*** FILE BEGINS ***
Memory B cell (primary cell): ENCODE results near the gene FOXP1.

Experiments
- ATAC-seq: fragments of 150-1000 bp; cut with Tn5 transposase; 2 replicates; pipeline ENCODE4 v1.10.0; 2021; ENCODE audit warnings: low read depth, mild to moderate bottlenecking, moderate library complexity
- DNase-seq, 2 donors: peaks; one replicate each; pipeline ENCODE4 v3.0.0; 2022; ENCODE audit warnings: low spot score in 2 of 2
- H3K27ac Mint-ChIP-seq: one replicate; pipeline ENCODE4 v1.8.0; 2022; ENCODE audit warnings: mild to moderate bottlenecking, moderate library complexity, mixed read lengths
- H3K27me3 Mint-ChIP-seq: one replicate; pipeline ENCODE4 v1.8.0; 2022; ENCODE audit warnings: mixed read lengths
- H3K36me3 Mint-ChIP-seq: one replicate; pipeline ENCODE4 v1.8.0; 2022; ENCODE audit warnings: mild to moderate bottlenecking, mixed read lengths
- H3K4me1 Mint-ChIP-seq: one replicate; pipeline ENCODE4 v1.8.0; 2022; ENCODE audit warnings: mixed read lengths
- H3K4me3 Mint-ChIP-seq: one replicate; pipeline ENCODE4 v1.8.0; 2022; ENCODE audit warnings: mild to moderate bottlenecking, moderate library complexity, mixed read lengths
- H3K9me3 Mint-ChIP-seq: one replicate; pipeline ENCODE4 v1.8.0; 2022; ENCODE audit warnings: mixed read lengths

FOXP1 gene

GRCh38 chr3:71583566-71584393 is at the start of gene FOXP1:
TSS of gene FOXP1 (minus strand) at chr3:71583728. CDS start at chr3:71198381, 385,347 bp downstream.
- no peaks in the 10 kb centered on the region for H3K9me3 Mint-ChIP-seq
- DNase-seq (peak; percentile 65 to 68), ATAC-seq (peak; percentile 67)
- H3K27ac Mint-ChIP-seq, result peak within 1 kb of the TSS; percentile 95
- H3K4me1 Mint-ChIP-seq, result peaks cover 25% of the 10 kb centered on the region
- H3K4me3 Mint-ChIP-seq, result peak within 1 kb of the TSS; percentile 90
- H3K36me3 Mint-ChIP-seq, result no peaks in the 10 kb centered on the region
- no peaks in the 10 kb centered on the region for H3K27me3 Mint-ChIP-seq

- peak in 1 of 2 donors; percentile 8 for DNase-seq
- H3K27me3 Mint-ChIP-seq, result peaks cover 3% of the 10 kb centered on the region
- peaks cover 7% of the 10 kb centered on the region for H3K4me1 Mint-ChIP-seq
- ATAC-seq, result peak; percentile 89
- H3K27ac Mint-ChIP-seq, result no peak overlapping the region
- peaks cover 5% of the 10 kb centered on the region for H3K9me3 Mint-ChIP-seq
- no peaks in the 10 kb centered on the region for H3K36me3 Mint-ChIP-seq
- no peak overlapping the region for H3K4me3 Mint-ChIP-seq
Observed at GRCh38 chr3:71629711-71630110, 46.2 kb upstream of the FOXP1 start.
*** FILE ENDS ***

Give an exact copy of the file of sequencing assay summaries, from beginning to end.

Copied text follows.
Memory B cell (primary cell): ENCODE results near the gene FOXP1.

Experiments
- ATAC-seq: fragments of 150-1000 bp; cut with Tn5 transposase; 2 replicates; pipeline ENCODE4 v1.10.0; 2021; ENCODE audit warnings: low read depth, mild to moderate bottlenecking, moderate library complexity
- DNase-seq, 2 donors: peaks; one replicate each; pipeline ENCODE4 v3.0.0; 2022; ENCODE audit warnings: low spot score in 2 of 2
- H3K27ac Mint-ChIP-seq: one replicate; pipeline ENCODE4 v1.8.0; 2022; ENCODE audit warnings: mild to moderate bottlenecking, moderate library complexity, mixed read lengths
- H3K27me3 Mint-ChIP-seq: one replicate; pipeline ENCODE4 v1.8.0; 2022; ENCODE audit warnings: mixed read lengths
- H3K36me3 Mint-ChIP-seq: one replicate; pipeline ENCODE4 v1.8.0; 2022; ENCODE audit warnings: mild to moderate bottlenecking, mixed read lengths
- H3K4me1 Mint-ChIP-seq: one replicate; pipeline ENCODE4 v1.8.0; 2022; ENCODE audit warnings: mixed read lengths
- H3K4me3 Mint-ChIP-seq: one replicate; pipeline ENCODE4 v1.8.0; 2022; ENCODE audit warnings: mild to moderate bottlenecking, moderate library complexity, mixed read lengths
- H3K9me3 Mint-ChIP-seq: one replicate; pipeline ENCODE4 v1.8.0; 2022; ENCODE audit warnings: mixed read lengths

FOXP1 gene

GRCh38 chr3:71583566-71584393 is at the start of gene FOXP1:
TSS of gene FOXP1 (minus strand) at chr3:71583728. CDS start at chr3:71198381, 385,347 bp downstream.
- no peaks in the 10 kb centered on the region for H3K9me3 Mint-ChIP-seq
- DNase-seq (peak; percentile 65 to 68), ATAC-seq (peak; percentile 67)
- H3K27ac Mint-ChIP-seq, result peak within 1 kb of the TSS; percentile 95
- H3K4me1 Mint-ChIP-seq, result peaks cover 25% of the 10 kb centered on the region
- H3K4me3 Mint-ChIP-seq, result peak within 1 kb of the TSS; percentile 90
- H3K36me3 Mint-ChIP-seq, result no peaks in the 10 kb centered on the region
- no peaks in the 10 kb centered on the region for H3K27me3 Mint-ChIP-seq

- peak in 1 of 2 donors; percentile 8 for DNase-seq
- H3K27me3 Mint-ChIP-seq, result peaks cover 3% of the 10 kb centered on the region
- peaks cover 7% of the 10 kb centered on the region for H3K4me1 Mint-ChIP-seq
- ATAC-seq, result peak; percentile 89
- H3K27ac Mint-ChIP-seq, result no peak overlapping the region
- peaks cover 5% of the 10 kb centered on the region for H3K9me3 Mint-ChIP-seq
- no peaks in the 10 kb centered on the region for H3K36me3 Mint-ChIP-seq
- no peak overlapping the region for H3K4me3 Mint-ChIP-seq
Observed at GRCh38 chr3:71629711-71630110, 46.2 kb upstream of the FOXP1 start.